Now I have spent hours reading scientific papers and experts discussing SARS-CoV-2 during the past year and the virus seems to be real enough and so why is it not possible to have absolute proof it exists in a patient in real time other than in their stated and observed symptoms and medical opinion? It just reminds me of the way seasonal ‘flu gets much the same treatment as do the many strains and variants that are on the loose every year … curious.

    • Why do you think you cannot get proof that someone has COVID19? PCR tests, done right, tell you the amount of virus in the area swabbed. Antigen tests tell you the amount in the blood.

      So if those are positive, and the PCR didn’t have too high a cycle threshold, then the person has the SARS-CoV-2 infection and thus COVID19.

      • UK-Weather Lass

        Neither PCR nor blood tests are ‘proof’ since both can be wrong even when ‘done right’. They are clinical tools for a medical professional to assess. Both must be read with and alongside other clinical data.

        I asked the same question about Covid-19 proof of the senior partner in a GP practice and she said that it is a professional judgement of the most likely cause of an observed conditions which can take many different forms and be described by patients in many different ways. Her own personal choice of symptom during flu seasons is a raised temperature since that indicates infection but even that has shortcomings.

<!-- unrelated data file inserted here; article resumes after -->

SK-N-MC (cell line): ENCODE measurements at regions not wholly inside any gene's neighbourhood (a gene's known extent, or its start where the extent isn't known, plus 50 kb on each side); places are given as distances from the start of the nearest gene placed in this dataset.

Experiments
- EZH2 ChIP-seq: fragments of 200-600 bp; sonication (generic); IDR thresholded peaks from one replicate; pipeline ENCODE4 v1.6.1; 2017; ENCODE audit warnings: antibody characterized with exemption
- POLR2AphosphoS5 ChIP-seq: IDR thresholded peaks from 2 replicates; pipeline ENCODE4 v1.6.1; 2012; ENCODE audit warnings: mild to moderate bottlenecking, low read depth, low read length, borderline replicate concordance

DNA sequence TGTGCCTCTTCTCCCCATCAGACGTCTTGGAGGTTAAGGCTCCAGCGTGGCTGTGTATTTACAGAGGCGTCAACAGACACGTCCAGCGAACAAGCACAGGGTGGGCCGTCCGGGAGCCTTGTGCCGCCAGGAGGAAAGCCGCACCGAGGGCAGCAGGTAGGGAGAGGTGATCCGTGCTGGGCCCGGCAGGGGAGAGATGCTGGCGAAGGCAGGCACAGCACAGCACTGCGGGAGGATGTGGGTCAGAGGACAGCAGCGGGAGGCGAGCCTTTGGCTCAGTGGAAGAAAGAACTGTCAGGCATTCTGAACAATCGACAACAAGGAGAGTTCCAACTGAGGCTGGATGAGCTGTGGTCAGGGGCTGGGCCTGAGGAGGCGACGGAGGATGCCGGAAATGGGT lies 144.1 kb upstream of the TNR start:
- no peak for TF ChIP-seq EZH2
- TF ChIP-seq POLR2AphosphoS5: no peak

I anticipated at least one website giving me this kind of answer but found none perhaps because search engines these days are not intended to inform.

      • > since both can be wrong even when ‘done right’.

        Take the antigen test a couple of times and you’ll know with very, very high probability whether you’re infectious.

        You could do the same with the PCR test and you’ll know with virtual certainty as well.

        The chances of getting a false positive on repeated tests is exceedingly small.

      • I guess I missed the word “absolute” preceding proof.

        There are few cases where absolute proof of COVID is important.

  91. In this PDF you can read about the specular reflection not being associated with diffuse reflection and not being taken in consideration when estimating Earth’s average albedo value of
    a = 0.3

    NASA Technical Memorandum 104596
    An Earth Albedo Model
    A Mathematical Model for the Radiant Energy Input to an Orbiting Spacecraft Due to the Diffuse Reflectance of Solar Radiation From the Earth Below

    https://ntrs.nasa.gov/citations/19940020024

    • You might like to access something a little more more recent when it comes to satellites.